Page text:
Somewhere in the world it's night.  Somewhere else it's day.  There is a time for looking back, and there is a time for looking ahead, and there are times that we just have to live in the moment.  For the 3 years, 8 months and 23 days, Angela and the Morales family lived deep in the moment, for one moment later, everything could change.  They loved, and they laughed, and they cried, and they suffered.  They lived.  Life isn't always kind or easy, but it is always a gift.  It is always a gift and it should be lived to its fullest.

They have been shining examples of Faith, walking the path that God placed them on in an unconditional display of obedience, prostrate to His Will.  Someday, words like "anencephaly," "incompatible with life," "terminal," and "She's gone" will mean nothing.  All that will matter are the words we should all long to hear:  "Well done, my good and faithful servants."  We are in the throes of night - This world, in all its beauty, can still be a dark place, made brighter by the shining stars among us, but still a fallen world.  But Somewhere Else, it's Day.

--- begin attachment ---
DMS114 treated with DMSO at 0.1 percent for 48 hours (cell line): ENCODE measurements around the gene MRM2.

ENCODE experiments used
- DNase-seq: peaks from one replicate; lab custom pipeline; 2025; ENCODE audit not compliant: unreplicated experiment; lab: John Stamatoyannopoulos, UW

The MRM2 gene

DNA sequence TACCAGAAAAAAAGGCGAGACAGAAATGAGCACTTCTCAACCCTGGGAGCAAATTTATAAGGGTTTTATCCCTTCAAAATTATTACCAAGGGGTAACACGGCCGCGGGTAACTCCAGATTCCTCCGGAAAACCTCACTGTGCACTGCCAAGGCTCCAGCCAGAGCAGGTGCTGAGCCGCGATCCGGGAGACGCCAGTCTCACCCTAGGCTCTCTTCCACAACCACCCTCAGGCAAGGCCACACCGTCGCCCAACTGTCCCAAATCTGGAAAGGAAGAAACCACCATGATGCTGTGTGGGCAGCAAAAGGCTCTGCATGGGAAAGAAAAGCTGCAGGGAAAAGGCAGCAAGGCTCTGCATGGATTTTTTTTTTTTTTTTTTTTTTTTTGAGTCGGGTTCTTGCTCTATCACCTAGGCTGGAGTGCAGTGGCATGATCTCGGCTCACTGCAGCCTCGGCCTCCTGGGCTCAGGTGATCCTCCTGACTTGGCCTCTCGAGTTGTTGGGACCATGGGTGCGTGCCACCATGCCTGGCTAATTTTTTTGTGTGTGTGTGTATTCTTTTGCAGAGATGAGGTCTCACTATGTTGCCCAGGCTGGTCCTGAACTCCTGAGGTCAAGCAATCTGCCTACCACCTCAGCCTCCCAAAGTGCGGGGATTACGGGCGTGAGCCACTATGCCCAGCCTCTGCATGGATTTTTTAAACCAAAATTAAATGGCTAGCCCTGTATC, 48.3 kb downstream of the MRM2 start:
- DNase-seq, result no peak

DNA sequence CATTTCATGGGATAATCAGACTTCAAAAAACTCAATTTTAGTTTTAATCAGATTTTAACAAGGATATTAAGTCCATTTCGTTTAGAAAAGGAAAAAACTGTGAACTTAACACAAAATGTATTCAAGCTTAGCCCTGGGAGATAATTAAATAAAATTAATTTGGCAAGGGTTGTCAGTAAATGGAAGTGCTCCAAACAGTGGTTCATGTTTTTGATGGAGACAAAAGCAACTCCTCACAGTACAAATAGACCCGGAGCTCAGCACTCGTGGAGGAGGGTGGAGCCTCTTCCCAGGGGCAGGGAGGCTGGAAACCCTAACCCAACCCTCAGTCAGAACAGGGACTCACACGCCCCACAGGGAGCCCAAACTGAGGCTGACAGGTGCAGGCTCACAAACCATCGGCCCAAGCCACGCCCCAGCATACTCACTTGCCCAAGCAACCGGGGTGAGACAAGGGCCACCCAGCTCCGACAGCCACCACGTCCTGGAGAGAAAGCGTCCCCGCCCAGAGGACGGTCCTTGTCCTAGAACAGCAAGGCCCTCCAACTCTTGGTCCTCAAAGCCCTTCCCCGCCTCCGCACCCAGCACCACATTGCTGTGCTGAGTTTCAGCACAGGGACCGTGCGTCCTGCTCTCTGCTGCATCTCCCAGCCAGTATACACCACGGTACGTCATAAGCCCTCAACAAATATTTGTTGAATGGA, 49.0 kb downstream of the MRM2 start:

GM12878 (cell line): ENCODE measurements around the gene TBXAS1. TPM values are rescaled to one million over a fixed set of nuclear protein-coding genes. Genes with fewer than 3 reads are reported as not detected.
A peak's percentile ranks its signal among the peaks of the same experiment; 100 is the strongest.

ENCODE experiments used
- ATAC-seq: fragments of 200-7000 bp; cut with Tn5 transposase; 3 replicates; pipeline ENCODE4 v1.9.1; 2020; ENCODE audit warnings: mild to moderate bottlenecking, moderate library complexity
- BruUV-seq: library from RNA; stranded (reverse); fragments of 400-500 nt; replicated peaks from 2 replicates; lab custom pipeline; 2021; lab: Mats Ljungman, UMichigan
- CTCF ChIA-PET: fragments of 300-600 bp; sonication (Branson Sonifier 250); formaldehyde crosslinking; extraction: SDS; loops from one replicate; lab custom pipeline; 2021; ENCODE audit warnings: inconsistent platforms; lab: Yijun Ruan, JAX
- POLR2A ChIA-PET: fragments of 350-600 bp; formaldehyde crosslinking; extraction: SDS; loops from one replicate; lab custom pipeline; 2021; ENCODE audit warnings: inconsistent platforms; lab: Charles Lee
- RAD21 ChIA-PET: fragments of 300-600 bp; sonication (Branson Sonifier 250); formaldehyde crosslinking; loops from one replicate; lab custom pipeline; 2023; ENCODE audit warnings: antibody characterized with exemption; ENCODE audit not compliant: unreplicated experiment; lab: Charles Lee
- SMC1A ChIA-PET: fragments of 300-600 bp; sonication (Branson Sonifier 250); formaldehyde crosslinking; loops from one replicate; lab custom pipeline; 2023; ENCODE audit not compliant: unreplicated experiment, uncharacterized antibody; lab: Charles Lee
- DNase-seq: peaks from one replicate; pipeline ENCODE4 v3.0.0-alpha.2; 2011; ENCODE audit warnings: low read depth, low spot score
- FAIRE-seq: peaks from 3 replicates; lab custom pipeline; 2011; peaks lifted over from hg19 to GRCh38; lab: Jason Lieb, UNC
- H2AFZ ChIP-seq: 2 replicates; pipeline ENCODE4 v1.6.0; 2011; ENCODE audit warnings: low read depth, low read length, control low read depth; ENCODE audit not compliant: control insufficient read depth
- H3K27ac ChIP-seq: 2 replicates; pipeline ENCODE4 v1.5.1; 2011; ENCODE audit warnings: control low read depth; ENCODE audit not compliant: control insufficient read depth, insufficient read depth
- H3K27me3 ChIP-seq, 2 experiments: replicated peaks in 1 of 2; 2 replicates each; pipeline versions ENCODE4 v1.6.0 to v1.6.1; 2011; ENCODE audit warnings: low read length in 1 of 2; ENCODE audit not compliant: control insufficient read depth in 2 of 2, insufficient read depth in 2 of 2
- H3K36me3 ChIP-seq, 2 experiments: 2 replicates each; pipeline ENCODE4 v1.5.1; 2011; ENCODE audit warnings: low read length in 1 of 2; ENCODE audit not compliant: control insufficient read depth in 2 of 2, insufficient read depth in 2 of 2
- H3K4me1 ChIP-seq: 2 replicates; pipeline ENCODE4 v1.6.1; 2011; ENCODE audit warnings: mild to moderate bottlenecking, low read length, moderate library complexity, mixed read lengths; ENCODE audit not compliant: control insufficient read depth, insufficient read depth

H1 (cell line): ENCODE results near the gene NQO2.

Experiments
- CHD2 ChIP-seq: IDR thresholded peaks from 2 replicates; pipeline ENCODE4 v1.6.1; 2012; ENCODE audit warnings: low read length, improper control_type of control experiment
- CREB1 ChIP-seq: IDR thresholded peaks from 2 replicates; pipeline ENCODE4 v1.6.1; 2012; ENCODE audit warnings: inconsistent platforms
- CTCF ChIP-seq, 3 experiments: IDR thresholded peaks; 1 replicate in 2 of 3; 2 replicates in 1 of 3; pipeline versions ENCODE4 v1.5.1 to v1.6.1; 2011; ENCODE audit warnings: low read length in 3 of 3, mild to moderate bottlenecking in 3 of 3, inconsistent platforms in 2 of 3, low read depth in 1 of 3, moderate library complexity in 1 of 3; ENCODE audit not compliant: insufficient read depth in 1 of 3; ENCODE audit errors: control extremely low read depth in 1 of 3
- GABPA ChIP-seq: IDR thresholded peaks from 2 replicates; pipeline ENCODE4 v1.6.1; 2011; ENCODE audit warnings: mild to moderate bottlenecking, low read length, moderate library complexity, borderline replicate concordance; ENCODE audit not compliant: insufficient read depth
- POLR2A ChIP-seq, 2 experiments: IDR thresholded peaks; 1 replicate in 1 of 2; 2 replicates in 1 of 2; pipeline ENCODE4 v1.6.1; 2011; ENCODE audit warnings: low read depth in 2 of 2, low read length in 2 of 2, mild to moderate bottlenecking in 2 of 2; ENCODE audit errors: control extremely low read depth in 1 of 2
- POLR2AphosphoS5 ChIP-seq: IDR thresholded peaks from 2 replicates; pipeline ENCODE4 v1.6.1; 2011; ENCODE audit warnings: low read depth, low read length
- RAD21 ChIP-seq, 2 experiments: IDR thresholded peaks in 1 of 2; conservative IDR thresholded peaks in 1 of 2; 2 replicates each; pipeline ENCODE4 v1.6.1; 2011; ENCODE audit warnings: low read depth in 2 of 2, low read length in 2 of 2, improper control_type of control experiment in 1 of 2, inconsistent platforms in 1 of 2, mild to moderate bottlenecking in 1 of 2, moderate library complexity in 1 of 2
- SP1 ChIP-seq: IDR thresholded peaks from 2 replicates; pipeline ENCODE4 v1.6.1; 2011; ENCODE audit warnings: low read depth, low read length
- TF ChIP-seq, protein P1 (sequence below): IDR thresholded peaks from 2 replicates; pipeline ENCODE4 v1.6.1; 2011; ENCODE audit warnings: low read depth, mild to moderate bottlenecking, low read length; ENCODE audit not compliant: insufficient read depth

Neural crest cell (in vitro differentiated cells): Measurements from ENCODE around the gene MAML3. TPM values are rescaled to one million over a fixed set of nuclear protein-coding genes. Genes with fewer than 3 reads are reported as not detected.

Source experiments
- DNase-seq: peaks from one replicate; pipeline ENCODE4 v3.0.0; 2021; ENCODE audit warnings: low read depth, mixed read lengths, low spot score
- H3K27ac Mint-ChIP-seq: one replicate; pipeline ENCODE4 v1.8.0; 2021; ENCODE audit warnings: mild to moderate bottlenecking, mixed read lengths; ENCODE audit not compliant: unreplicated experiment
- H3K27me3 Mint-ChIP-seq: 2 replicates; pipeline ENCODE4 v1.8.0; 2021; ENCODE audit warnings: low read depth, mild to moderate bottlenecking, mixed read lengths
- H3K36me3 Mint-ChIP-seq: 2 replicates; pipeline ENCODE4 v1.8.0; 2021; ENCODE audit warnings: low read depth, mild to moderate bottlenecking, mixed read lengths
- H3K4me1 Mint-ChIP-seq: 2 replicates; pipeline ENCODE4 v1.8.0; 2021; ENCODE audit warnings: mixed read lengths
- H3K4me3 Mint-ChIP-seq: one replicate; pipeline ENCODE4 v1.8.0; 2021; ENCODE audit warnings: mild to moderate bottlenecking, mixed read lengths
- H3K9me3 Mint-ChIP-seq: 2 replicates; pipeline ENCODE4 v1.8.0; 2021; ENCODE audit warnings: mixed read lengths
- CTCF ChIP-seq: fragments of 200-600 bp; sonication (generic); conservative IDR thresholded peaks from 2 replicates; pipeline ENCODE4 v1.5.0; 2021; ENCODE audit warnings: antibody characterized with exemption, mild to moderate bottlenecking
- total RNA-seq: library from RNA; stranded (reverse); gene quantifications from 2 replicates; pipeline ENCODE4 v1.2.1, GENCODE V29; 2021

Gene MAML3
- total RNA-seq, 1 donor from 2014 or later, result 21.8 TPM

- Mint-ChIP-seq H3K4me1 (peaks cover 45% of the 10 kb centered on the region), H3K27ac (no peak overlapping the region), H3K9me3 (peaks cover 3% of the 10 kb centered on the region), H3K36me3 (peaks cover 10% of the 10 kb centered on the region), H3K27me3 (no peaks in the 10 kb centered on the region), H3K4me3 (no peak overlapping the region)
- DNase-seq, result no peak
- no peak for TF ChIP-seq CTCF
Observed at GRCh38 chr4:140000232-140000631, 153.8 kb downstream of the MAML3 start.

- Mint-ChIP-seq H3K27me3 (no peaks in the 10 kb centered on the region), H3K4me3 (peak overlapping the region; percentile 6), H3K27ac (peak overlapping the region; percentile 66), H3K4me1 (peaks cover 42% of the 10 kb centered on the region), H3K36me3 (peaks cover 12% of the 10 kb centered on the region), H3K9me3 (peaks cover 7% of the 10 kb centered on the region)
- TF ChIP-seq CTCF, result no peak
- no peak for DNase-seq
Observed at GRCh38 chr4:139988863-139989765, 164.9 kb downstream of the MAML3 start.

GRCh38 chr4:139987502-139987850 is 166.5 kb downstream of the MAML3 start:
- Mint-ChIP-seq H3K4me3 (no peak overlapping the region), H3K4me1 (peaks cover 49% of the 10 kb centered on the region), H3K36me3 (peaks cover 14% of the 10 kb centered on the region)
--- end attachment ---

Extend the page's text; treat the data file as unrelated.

Monday, July 24, 2017

Through My Daughter's Eyes

By 5:30 AM last Monday morning, I had already dropped Eden and Delilah off with my parents for the day and was on my way to San Luis Obispo for an 8:30 hearing.   Such mornings are a mixed bag; I enjoy the break in work week monotony and the "alone time" that driving 6 hours in one day affords me, but I miss my hectic, nonstop, tiresome, and beloved morning with my little girls.

The whole world's changed since they were born.  I'd made the trek from Bakersfield to San Luis Obispo dozens of times before May 3, 2014, but now I see everything so differently.   Driving through the city in the early morning hours I could still hear Eden's voice, asking me about the traffic signals.

"Why did we stop?"

"You know why we stopped."

"Red light!"

As I proceeded to the freeway, I imagined her asking, "Which way are we going?"

"North.  We're going north, and then we'll go west."

Contrails of white exhaust streaked the sky, evidence of the planes passing too far away for us to see.

"Airplane!  Momma, I see an airplane!  Do you see it?"  Imagine being so full of wonder that every plane is still so exciting.

Oil derrick pumps pepper the fields of Lost Hills, a small, aptly named town lying between Bakersfield and my destination that day.

"I see oil pumps! They suck the oil out of the ground like this:  *slurp*!  And then we turn the oil into gas to be fuel for our car so we can go."  Alone in my car, I smiled with pride at my little girl's capacity to learn and retain information.

I switched the Sirius XM station to Channel 18, currently hosting a Beatles Channel for the summer.  Thanks to one of her favorite children's shows, Beat Bugs, Eden can be heard singing along with no less than 10 Beatles songs, each hits long before she was born.  "Good day Sunshine!"